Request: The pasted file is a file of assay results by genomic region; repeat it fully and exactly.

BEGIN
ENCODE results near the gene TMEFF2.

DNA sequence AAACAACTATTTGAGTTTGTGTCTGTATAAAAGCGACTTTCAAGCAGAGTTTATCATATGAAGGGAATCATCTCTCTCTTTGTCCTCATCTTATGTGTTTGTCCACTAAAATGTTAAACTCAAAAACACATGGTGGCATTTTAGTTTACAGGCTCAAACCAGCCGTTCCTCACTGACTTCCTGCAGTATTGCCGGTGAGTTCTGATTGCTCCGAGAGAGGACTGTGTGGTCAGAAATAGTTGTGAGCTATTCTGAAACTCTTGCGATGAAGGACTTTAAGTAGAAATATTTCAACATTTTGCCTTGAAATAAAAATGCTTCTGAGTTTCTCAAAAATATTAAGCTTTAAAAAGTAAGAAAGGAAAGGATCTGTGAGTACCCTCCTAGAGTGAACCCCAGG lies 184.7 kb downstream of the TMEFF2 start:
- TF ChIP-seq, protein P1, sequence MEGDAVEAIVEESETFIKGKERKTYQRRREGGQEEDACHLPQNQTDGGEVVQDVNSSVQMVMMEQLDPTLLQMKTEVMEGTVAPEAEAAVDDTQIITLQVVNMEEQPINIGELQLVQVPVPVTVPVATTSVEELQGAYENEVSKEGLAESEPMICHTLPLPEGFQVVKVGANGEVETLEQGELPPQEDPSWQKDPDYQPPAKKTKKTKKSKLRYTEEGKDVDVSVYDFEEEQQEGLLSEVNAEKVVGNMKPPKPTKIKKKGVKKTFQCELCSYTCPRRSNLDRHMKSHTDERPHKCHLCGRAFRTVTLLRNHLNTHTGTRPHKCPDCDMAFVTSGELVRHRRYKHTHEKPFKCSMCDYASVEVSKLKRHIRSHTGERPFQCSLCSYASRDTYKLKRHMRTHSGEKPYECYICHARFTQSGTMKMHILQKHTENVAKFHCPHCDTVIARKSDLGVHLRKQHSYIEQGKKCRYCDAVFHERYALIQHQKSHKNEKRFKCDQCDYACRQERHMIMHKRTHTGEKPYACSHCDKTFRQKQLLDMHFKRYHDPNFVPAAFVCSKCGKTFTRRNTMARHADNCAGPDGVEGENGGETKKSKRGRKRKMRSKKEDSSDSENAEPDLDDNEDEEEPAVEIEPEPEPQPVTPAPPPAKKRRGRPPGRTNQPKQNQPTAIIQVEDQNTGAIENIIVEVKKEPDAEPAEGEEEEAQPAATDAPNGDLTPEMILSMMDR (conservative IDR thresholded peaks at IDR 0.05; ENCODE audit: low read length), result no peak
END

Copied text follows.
ENCODE results near the gene TMEFF2.

DNA sequence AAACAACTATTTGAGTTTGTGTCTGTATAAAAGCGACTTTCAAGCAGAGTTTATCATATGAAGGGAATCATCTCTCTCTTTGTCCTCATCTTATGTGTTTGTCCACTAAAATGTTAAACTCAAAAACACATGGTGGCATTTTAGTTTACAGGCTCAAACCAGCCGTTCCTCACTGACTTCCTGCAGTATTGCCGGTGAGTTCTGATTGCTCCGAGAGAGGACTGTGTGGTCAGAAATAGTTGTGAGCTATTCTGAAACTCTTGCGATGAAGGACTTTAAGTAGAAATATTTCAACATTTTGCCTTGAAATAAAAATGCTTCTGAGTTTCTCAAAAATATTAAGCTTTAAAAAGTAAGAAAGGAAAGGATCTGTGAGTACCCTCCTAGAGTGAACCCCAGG lies 184.7 kb downstream of the TMEFF2 start:
- TF ChIP-seq, protein P1, sequence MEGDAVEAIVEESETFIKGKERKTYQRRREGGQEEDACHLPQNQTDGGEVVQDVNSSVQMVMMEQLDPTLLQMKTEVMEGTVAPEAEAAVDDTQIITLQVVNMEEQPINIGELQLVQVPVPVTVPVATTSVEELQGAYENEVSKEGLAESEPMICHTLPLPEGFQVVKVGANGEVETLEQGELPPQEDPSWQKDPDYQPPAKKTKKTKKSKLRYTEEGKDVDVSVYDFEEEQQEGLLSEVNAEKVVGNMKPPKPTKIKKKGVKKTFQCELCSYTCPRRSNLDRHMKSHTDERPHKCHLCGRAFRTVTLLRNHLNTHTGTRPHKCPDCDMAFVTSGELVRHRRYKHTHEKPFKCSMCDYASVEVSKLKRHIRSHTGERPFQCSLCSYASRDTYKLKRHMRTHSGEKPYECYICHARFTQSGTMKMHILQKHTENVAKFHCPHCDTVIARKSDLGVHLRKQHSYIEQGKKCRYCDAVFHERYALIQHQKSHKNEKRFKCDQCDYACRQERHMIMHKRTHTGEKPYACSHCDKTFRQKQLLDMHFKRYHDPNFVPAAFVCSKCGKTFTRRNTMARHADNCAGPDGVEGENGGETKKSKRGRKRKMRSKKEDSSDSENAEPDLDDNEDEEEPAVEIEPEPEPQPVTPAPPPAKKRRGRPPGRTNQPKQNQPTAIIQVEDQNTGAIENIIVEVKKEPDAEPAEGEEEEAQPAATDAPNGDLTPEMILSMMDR (conservative IDR thresholded peaks at IDR 0.05; ENCODE audit: low read length), result no peak